Legal theorists worked to articulate the meaning and scope of this tort privacy protection. William L. Prosser (1960) defended privacy but was troubled about the difficulty of such unresolved questions as whether one could have a reasonable expectation of privacy in public spaces, whether information that is part of the public record could still deserve privacy protection many years later and who should count as a “public figure” deserving a lesser expectation of privacy than normal citizens. Later cases and analysis suggest that answers to the first two questions are affirmative (Nissenbaum 2010; Melvin v. Reid (1931) 112 Cal. App. 283), and the last question remains a matter of debate. Edward J. Bloustein argued that all privacy wrongs were similar and conceptually linked as ways of protecting an individual’s inviolate personality, including an individual’s independence, human dignity, integrity and freedom from emotional distress (Bloustein 1964: 39ff). Privacy protection formed the essence required for an individual to be a unique and self-determined being and was the tool needed for protection against intrusions demeaning to individuality and affronts to personal human dignity that can occur in manifold ways.

Other commentators concurred that tort privacy protection could be meaningfully seen as a unitary right protecting one’s ability to control information about oneself, yet they provided alternative accounts of the moral value of this type of privacy. Some argued that the right protected one’s integrity as a person, as an essential context for the fundamental relations of respect, love, friendship and trust (Fried 1968). On this view, being able to control how much personal information one shares with others is necessary to define oneself and one’s values free from undesired impingement by others, and gives one the ability to determine one’s distance from others, namely with whom one remains a mere acquaintance, with whom one becomes a friend and with whom one becomes an intimate companion. Philosophers including Stanley I. Benn, Robert Gerstein, James Rachels, Jeffrey Reiman and Richard A. Wasserstrom generally agreed. Benn focused on the need for privacy to protect respect for persons, human dignity and personal relations free from being the object of scrutiny, and autonomy from social pressures to conform—a sphere of privacy as a necessary condition for one’s personality to bloom and thrive (Benn 1971). Gerstein emphasized privacy as required for intimacy, without uninvited intrusions that would lead to a chilling effect (Gerstein 1978). He argued that one cannot “lose” oneself in an intimate relationship if one is constantly worried about being overheard or put under surveillance. Rachels (1975) and Wasserstrom (1978) endorsed the view that privacy is necessary for the development of different relationships, and Reiman (1976) developed privacy as fundamental for intimacy and personhood, as a social ritual by which an individual’s moral title to existence is confirmed.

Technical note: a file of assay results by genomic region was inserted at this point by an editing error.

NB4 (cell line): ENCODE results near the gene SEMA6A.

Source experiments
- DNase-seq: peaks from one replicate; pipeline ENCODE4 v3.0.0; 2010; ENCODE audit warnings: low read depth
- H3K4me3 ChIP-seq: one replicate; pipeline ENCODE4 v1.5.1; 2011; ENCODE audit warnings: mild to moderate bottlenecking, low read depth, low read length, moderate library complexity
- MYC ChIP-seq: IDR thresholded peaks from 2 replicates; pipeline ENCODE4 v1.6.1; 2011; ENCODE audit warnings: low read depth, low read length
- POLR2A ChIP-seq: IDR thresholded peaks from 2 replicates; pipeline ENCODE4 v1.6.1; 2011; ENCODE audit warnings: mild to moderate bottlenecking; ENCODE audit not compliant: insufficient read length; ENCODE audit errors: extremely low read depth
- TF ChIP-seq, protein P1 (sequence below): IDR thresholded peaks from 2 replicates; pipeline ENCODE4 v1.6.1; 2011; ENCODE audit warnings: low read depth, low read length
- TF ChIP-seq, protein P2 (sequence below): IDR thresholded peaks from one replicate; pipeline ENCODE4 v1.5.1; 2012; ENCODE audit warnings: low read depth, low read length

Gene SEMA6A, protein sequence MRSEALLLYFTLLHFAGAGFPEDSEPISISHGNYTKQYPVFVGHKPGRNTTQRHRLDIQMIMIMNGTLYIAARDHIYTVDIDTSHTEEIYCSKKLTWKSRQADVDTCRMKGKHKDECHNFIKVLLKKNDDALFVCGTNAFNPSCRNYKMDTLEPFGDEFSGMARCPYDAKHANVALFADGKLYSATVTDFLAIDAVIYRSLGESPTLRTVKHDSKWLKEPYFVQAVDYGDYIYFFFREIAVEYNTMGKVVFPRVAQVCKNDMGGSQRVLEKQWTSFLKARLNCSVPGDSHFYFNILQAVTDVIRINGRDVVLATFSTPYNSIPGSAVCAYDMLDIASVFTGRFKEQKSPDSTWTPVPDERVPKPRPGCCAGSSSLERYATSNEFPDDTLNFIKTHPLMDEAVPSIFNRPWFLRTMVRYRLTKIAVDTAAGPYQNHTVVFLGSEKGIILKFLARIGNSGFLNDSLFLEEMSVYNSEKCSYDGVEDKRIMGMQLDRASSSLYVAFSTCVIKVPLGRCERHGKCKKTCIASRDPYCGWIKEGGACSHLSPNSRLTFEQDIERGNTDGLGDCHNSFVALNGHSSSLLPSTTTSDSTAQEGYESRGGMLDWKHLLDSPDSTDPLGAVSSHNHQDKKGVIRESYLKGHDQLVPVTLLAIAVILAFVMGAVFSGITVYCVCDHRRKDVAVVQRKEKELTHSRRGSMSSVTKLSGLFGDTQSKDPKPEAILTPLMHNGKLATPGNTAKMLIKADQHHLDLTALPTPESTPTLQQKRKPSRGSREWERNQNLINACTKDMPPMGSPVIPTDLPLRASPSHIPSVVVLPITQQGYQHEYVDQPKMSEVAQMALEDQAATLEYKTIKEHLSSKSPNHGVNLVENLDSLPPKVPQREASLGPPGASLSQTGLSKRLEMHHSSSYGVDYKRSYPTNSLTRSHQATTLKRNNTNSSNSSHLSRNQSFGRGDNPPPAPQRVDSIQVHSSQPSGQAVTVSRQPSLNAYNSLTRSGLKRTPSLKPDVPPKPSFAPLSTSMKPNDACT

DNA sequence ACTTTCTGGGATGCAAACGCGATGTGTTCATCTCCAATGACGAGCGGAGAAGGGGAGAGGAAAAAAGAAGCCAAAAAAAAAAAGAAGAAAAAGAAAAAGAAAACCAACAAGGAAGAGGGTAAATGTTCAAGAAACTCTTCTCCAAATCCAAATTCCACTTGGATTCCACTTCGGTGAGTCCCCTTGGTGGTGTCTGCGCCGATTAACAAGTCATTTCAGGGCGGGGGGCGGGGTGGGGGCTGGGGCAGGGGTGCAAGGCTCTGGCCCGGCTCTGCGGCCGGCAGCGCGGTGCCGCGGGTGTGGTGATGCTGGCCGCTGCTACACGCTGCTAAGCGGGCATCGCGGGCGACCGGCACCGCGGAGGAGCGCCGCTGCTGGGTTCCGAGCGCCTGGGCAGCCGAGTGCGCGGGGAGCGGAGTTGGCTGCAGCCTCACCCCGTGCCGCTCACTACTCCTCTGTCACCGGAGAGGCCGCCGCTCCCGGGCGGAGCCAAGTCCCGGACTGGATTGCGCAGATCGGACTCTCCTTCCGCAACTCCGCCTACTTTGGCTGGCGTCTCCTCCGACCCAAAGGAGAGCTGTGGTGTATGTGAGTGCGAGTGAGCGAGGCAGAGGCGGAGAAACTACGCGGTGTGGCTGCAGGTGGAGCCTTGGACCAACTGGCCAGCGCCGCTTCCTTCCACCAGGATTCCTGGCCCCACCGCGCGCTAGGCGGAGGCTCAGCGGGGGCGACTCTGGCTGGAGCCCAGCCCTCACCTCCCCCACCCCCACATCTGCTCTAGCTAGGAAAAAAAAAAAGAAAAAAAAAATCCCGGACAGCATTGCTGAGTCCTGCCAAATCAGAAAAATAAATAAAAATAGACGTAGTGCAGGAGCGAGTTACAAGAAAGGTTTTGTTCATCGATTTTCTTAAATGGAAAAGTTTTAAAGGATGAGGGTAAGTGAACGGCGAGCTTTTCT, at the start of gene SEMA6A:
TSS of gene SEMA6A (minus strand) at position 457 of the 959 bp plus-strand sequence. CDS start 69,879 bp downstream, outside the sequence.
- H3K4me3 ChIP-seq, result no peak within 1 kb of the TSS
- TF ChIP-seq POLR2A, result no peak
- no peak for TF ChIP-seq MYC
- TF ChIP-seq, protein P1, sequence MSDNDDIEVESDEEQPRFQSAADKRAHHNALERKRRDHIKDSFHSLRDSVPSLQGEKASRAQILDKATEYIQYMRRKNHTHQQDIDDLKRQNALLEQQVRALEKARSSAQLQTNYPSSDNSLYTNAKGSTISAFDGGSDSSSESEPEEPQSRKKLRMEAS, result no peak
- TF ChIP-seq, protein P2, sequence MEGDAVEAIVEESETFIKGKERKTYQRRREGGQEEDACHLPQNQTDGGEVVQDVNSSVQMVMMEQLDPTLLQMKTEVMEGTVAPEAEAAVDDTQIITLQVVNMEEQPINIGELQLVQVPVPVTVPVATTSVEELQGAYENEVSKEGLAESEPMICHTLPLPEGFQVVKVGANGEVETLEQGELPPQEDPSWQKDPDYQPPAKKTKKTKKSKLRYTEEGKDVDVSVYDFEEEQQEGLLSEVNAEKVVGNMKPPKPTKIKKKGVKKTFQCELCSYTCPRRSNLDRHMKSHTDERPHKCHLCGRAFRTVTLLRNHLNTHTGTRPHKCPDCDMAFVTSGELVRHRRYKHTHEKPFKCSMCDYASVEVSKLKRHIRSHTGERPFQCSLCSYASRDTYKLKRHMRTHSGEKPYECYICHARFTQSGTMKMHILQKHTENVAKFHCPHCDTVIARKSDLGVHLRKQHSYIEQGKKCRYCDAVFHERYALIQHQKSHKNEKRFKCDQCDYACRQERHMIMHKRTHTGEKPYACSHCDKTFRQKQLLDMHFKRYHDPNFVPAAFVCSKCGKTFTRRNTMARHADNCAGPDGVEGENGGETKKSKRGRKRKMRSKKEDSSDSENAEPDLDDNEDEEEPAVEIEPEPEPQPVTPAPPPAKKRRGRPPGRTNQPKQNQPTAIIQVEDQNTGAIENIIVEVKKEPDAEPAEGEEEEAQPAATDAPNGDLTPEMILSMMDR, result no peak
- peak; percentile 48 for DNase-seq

Despite the well-established protection of tort privacy to control information about oneself in the courts, and the almost universal acceptance of the value of informational privacy by the populace, it has been persuasively argued that the U.S. (and many countries in Asia) has developed a limited system of privacy protection that focuses on selfregulation within industry and government so that personal information is readily available. In contrast, the European Union (EU) and others have adopted an alternative vision highlighting consumer protection and individual privacy against the economic interests of firms and public officials (Newman 2008). The EU’s Data Protection Directive of 1995, now adopted in some form by all 27 EU nations, contains comprehensive rules with privacy commissioners or agencies empowered to enhance individual privacy protection, requiring that personal information not be collected or used for purposes other than those initially intended without individual consent, etc., despite the challenges of the September 11, 2001 terrorist attacks. This contrasts sharply with the U.S. approach allowing entities such as insurance companies and employers ample access to personal information, given a lack of governmental support for privacy legislation and a patchwork of privacy guidelines. The U.S. has generally stood behind efficiency and laissez-faire arguments that business and government need unfettered access to personal data to guarantee economic growth and national security. In contrast, the EU has sent a coherent signal that privacy has critical value in a robust information society because citizens will only participate in an online environment if they feel their privacy is guaranteed against ubiquitous business and government surveillance.